Victor Saunders is mountaineer, author, and president of the Alpine Club. We spoke to Victor about his well established career as a mountaineer, Everest guide and more.
1. How did you get into climbing?
Very simply, it was an extension of small boys climbing trees for adventure and fun. So many of our obsessions in adult life have their roots in our childhood.
2. You have guided multiple times on Everest. What do you enjoy about the experience?
I enjoy helping people attempt their ambitious goals. Sometimes that includes succeeding, sometimes it involves learning to accept the mountains are not always so very compliant.
3. Because of Everest’s height, people assume it must be the most difficult to climb. Is that true? How do professional mountaineers see climbing Everest?
The answer to the first part of the question is both yes and no. Yes: Everest poses the altitude question more than any other mountain. So, in terms of dealing with that, it is the most difficult mountain. No: In terms of technical difficulty, the normal routes to the summit, from Tibet or Nepal are really not that hard. There are many harder routes on other mountains as well as on Everest itself.
The second part is more complex. I cannot say how other professionals look at their work. For me the working goals are to bring everybody back safe and sound, and while doing that, try as hard as we can to get up the hill. In some ways the goal is very simple; we are going to try and climb that mountain. The complexity comes from the logistics and the physical and mental preparation; there are so many moving parts it hurts the brain!
4. What does it take to be a professional climber and sustain the career?
Again, I cannot speak for other mountain professionals, but for me there is a passion and love of climbing that goes far beyond this being a mere sport: it is closer to a religion, and I am an evangelist for this strange little cult. I have always been aware that if guiding were to become just another 9 to 5 job, the reason for doing it would vanish. So I made a personal contract that in addition to professional work, I would continue to climb for myself. This way I would not lose the passion for the mountains. If I could share that passion, so much the better.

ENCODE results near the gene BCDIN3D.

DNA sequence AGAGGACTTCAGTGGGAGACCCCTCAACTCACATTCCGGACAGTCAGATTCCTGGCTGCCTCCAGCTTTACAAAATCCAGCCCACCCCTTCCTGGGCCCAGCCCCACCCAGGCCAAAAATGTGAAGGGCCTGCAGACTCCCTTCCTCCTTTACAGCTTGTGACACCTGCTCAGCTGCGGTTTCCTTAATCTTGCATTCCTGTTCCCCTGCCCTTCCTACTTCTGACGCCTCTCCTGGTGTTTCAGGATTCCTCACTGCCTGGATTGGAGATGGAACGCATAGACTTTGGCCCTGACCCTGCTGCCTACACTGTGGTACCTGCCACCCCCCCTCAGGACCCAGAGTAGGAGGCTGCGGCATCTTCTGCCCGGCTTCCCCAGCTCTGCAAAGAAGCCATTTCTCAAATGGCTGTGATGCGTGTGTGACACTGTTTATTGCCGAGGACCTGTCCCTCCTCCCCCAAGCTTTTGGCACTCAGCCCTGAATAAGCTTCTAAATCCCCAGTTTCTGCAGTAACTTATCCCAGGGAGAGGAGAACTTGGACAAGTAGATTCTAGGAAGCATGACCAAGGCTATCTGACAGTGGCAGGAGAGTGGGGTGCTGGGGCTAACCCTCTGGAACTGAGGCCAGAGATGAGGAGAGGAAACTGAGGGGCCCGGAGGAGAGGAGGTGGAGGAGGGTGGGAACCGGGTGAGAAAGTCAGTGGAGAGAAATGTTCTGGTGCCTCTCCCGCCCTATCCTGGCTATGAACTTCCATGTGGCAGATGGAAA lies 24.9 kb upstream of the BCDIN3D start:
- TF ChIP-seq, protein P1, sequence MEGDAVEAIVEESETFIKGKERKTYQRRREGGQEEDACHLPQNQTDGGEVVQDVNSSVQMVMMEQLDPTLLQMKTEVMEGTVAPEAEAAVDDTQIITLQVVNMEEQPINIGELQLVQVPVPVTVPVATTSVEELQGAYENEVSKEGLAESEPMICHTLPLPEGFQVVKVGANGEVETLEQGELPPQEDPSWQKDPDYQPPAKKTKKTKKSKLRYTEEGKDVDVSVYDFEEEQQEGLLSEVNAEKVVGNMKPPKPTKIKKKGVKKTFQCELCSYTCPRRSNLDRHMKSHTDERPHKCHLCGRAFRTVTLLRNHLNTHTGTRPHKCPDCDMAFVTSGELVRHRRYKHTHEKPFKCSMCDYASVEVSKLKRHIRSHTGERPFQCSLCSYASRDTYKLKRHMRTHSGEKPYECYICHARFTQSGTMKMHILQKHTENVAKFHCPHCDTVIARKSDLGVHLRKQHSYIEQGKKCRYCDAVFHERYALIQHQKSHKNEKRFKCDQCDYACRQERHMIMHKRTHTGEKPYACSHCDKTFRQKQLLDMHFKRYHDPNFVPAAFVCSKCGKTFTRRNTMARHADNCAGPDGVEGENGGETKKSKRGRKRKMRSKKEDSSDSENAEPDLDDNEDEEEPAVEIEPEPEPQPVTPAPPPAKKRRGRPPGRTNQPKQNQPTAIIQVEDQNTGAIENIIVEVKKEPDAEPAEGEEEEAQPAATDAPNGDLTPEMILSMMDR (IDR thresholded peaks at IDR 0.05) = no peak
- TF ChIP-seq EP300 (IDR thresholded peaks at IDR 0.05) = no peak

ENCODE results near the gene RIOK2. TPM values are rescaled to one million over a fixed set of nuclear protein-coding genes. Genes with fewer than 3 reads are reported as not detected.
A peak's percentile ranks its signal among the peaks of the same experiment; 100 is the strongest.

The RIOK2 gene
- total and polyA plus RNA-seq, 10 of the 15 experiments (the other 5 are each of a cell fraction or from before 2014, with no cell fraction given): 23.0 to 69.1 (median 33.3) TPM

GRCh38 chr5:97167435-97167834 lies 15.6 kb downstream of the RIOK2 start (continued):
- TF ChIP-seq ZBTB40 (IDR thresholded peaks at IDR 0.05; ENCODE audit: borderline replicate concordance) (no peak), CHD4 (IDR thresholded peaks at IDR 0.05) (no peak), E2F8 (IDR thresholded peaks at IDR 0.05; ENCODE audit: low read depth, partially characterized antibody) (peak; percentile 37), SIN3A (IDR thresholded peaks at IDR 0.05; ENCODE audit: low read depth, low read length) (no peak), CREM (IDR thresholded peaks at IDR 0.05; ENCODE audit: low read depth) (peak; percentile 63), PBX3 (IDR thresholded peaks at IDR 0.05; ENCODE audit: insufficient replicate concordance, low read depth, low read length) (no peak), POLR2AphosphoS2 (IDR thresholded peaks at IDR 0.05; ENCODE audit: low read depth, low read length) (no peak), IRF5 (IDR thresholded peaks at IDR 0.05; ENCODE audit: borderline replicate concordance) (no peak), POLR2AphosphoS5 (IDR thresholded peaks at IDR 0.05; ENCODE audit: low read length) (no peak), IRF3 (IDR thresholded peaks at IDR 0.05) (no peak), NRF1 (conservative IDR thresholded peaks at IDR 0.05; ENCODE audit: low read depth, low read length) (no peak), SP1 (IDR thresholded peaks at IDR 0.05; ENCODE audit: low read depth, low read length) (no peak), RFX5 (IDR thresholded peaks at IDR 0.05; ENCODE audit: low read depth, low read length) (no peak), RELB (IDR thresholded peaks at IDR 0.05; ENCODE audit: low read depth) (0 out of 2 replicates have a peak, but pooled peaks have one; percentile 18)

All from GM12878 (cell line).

Structured Chaos by Victor Saunders
5. How does being president of the Alpine Club fit in with your climbing career? Are there particular experiences that you bring to the role? What are your key aims?
Of course, being president does not help my personal climbing career, far from it. I should be out in the hills more and in front of the computer less. But the Alpine Club is also a club of like minded folk and working within a role in the club has brought me into contact with many interesting people who I would have not had the opportunity to work with. I think that’s a good thing. The club is a social construct and if I can help the team spread the sense of community a little by the time I finish my term, I will feel I have achieved something valuable. If we can do this, we will have added to this ephemeral thing; this rather magnificent culture built by enthusiasts over a hundred and fifty years. We follow in the footsteps of giants and if we can add just one more step, we will also have contributed, we will have done our bit.
6. You are also an accomplished author, and we believe you have a new book out. What is it about? (Well, climbing, but….)
Ha! Very kind of you to mention the book. It is called Structured Chaos and describes a very personal path from childhood in Malaysia to semi retirement in France. It has been translated into French with the title Une histoire d’échecs. This is not so much a book about climbing as about how the people I have climbed with have given substance to, and altered the direction of, my life: they have saddled me with both structure and chaos.
Find out more about the Alpine Club here. Victor’s new book Structured Chaos can be purchased here.
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